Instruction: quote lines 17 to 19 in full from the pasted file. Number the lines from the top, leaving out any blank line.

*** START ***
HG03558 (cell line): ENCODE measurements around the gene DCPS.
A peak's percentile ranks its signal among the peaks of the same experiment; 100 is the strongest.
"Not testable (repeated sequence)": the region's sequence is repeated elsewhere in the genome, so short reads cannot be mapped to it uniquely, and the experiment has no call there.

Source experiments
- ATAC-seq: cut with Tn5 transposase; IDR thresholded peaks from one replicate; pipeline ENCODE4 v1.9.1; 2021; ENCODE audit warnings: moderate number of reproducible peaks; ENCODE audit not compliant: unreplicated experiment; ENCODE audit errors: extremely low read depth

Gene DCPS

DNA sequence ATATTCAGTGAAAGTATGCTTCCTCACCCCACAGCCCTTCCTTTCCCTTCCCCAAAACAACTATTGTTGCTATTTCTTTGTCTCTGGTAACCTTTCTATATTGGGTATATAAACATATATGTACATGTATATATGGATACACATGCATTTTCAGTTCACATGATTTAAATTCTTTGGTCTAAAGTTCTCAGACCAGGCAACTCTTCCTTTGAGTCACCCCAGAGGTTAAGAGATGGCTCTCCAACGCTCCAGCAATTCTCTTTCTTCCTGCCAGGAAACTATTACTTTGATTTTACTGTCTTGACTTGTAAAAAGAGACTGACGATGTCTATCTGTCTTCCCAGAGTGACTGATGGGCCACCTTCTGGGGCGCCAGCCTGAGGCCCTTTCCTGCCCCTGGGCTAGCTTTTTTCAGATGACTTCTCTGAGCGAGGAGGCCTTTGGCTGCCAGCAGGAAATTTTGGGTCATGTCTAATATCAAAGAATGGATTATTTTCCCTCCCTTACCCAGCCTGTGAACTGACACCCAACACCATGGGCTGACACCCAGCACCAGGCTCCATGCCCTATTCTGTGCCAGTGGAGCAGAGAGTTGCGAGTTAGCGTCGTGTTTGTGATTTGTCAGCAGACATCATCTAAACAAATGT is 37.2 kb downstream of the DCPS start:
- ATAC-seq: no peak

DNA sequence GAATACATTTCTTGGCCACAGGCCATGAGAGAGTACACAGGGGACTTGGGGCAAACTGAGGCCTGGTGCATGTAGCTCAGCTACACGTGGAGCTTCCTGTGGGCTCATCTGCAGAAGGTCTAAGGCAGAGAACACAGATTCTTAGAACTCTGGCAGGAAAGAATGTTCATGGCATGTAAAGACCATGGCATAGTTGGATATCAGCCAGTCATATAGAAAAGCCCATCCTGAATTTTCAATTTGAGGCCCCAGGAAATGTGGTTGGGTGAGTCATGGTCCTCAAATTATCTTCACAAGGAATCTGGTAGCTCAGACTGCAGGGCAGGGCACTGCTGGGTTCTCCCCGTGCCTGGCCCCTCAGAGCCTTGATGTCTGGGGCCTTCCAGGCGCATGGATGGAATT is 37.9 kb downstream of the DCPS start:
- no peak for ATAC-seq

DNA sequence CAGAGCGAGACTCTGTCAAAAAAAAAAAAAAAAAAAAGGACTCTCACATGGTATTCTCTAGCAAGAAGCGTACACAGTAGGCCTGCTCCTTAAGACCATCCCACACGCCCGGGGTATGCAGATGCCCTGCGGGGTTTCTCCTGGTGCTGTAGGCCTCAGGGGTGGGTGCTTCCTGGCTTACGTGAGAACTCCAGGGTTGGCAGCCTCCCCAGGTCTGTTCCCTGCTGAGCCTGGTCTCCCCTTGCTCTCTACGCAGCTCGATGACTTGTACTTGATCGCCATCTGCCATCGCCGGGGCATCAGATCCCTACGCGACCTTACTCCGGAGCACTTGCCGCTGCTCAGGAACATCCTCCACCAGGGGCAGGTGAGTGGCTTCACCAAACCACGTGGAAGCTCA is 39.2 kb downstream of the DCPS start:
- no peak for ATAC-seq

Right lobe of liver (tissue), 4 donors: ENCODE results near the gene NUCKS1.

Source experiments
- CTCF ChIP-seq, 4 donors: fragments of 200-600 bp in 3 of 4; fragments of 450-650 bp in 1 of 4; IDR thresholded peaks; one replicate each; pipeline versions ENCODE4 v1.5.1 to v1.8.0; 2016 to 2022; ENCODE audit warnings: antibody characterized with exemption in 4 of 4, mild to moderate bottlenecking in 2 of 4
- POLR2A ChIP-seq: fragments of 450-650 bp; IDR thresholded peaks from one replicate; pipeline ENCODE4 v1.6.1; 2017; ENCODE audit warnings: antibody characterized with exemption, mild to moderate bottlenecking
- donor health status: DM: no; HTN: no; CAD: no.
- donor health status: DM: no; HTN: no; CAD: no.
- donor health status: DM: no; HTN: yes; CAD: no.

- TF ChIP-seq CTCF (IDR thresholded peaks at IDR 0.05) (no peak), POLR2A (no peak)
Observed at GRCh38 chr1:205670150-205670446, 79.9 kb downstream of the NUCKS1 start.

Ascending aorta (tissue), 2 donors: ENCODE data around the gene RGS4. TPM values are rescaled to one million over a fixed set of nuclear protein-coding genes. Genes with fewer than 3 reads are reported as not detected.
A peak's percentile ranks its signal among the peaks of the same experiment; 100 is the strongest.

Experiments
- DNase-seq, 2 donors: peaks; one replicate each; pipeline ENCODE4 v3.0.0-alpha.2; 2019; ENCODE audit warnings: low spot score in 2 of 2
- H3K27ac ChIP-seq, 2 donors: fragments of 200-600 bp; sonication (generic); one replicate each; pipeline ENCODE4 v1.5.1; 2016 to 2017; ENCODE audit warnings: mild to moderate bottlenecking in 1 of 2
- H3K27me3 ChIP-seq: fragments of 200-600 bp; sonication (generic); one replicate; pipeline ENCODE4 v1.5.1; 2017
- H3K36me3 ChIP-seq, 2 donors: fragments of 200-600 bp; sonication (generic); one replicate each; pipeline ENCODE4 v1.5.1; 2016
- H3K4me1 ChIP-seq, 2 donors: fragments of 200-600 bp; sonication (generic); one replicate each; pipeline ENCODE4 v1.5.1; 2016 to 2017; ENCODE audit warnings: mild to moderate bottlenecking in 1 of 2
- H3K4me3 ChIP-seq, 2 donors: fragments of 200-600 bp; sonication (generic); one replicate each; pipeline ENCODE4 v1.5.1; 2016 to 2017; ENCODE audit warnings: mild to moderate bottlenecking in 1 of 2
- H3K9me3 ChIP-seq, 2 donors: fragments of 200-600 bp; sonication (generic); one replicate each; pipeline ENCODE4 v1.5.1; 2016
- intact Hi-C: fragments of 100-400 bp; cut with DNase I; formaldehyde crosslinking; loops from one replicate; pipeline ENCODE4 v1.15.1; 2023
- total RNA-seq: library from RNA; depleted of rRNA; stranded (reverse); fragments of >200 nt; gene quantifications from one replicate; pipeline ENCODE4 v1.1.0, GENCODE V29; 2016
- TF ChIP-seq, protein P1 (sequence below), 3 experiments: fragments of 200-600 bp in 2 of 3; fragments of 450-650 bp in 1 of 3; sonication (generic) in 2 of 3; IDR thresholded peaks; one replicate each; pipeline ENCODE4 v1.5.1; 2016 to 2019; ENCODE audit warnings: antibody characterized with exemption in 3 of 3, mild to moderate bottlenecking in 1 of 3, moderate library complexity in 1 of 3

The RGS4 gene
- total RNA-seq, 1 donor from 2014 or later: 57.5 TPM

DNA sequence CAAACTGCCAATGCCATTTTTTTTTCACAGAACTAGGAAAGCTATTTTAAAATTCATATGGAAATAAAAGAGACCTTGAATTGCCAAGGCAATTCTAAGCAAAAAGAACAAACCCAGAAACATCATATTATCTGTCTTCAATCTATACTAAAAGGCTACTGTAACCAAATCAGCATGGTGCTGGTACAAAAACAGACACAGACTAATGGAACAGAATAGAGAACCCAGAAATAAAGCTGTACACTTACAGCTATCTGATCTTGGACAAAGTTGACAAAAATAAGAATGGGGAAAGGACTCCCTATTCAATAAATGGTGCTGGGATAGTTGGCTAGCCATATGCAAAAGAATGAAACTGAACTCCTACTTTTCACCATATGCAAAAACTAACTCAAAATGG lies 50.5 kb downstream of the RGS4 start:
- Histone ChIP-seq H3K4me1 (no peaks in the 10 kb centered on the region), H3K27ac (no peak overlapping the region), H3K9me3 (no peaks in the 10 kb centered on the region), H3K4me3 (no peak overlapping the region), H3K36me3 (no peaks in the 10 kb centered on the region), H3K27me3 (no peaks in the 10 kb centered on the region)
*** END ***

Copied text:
- donor health status: DM: no; HTN: no; CAD: no.
- donor health status: DM: no; HTN: no; CAD: no.
- donor health status: DM: no; HTN: yes; CAD: no.